The Adventures of Tintin (French: Les Aventures de Tintin) is a series of comic books created by Belgian artist Hergé, the pen name of Georges Remi (1907–1983). The series first appeared in French in a children's supplement to the Belgian newspaper Le Vingtième Siècle on January 10, 1929. Set in a painstakingly researched world closely mirroring our own, the series has continued as a favourite of readers and critics alike for over 70 years.
The hero of the series is Tintin, a young Belgian reporter. He is aided in his adventures from the beginning by his faithful fox terrier dog Snowy (Milou in French). Later, popular additions to the cast included the brash, cynical and grumpy Captain Haddock, the bright but hearing-impaired Professor Calculus (Professeur Tournesol) and other colourful supporting characters such as the incompetent detectives Thomson and Thompson (Dupond et Dupont).
The success of the series saw the serialised strips collected into a series of albums (23 in all), spun into a successful magazine and adapted for both film and theatre. The series is one of the most popular European comics of the 20th century, with translations published in over 50 languages and more than 200 million copies of the books sold to date.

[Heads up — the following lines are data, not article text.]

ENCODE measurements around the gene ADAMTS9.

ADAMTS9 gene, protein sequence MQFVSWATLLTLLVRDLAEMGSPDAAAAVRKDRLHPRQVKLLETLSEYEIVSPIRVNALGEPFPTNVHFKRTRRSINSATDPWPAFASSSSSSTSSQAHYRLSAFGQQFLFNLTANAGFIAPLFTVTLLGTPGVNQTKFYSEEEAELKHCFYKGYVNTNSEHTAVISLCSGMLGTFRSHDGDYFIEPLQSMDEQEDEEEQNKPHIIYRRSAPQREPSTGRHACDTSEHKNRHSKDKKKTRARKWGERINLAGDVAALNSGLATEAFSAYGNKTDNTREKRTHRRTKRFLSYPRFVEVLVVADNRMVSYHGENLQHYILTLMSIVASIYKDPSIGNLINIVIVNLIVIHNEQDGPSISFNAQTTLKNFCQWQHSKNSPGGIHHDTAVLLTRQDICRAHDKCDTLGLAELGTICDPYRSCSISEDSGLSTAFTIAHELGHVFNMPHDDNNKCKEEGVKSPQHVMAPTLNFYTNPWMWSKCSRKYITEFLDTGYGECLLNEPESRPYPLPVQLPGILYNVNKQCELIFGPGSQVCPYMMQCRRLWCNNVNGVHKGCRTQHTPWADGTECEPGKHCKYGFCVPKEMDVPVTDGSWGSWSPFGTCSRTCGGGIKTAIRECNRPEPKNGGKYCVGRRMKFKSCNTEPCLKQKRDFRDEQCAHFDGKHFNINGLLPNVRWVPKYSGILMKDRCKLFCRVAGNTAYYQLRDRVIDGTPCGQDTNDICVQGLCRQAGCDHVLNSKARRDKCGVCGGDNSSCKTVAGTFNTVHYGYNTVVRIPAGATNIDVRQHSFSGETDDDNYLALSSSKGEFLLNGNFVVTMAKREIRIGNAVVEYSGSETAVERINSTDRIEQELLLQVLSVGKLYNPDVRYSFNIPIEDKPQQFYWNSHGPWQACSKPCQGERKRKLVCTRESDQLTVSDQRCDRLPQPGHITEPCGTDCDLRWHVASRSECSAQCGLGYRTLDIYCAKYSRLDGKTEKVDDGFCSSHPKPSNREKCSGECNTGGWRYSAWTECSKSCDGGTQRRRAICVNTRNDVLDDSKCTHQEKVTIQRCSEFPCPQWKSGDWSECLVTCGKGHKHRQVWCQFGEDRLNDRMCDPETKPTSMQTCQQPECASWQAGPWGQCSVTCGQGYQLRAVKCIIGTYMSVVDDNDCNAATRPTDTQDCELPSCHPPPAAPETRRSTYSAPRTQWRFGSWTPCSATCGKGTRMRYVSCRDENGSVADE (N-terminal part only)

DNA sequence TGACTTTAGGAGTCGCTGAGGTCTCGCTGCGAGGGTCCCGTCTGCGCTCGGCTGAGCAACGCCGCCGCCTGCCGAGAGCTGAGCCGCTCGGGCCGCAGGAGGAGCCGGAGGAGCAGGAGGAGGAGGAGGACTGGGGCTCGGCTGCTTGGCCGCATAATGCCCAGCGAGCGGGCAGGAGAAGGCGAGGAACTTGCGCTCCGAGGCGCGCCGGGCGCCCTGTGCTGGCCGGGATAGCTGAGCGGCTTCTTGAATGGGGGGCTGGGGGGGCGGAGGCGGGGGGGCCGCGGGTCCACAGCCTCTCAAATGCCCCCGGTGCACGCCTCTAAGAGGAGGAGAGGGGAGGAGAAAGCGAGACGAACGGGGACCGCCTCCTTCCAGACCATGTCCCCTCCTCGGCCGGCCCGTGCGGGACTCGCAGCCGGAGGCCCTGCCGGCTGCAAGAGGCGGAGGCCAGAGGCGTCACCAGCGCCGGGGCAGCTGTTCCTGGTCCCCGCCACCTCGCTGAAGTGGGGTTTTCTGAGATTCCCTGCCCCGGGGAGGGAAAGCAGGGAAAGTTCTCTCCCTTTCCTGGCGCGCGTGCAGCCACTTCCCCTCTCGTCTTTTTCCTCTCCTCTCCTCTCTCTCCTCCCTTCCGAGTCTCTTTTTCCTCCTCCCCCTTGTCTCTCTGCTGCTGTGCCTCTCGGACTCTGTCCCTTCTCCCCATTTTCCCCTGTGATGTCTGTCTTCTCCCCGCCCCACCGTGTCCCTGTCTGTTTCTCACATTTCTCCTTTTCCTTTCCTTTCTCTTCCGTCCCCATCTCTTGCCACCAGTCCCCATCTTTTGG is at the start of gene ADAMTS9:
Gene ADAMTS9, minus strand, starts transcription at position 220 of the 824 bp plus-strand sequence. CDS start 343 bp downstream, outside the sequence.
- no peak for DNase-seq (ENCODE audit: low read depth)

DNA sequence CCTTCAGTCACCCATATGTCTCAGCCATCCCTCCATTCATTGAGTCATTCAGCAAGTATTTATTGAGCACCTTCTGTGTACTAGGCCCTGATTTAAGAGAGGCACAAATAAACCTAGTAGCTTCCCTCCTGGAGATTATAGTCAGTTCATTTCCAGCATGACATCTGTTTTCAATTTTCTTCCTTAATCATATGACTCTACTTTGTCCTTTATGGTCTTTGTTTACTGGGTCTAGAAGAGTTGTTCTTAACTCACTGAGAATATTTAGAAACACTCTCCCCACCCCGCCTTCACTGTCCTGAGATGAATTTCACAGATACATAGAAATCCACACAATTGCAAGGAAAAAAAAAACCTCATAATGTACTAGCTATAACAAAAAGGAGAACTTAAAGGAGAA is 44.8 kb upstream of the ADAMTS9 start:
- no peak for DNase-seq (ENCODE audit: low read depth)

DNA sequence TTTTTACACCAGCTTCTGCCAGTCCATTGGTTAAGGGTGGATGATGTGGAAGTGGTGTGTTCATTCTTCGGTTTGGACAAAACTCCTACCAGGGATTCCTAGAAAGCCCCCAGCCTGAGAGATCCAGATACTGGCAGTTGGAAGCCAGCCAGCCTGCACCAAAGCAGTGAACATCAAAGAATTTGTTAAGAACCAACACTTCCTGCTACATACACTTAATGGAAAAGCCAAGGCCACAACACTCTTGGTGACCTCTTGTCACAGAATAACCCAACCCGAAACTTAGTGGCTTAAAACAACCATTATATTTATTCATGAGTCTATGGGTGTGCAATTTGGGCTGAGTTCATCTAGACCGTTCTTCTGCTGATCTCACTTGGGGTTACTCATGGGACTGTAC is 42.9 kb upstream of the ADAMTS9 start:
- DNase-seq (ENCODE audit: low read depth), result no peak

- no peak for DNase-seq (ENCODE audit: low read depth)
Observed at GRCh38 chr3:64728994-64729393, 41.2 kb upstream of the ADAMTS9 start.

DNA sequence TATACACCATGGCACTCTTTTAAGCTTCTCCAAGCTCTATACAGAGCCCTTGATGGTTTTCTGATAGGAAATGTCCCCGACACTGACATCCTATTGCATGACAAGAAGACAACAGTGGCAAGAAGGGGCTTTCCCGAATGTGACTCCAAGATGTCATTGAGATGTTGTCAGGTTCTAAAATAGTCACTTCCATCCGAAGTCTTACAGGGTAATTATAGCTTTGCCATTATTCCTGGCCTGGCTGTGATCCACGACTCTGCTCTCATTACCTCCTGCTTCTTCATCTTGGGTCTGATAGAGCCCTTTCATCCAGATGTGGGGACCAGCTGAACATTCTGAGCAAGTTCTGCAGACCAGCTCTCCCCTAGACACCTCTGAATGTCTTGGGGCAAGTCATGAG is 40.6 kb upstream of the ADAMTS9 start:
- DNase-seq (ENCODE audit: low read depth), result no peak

The comic strip series has long been admired for its clean, expressive drawings in Hergé's signature ligne claire style. Engaging, well-researched[ plots straddle a variety of genres: swashbuckling adventures with elements of fantasy, mysteries, political thrillers, and science fiction. The stories within the Tintin series always feature slapstick humour, offset in later albums by sophisticated satire and political/cultural commentary.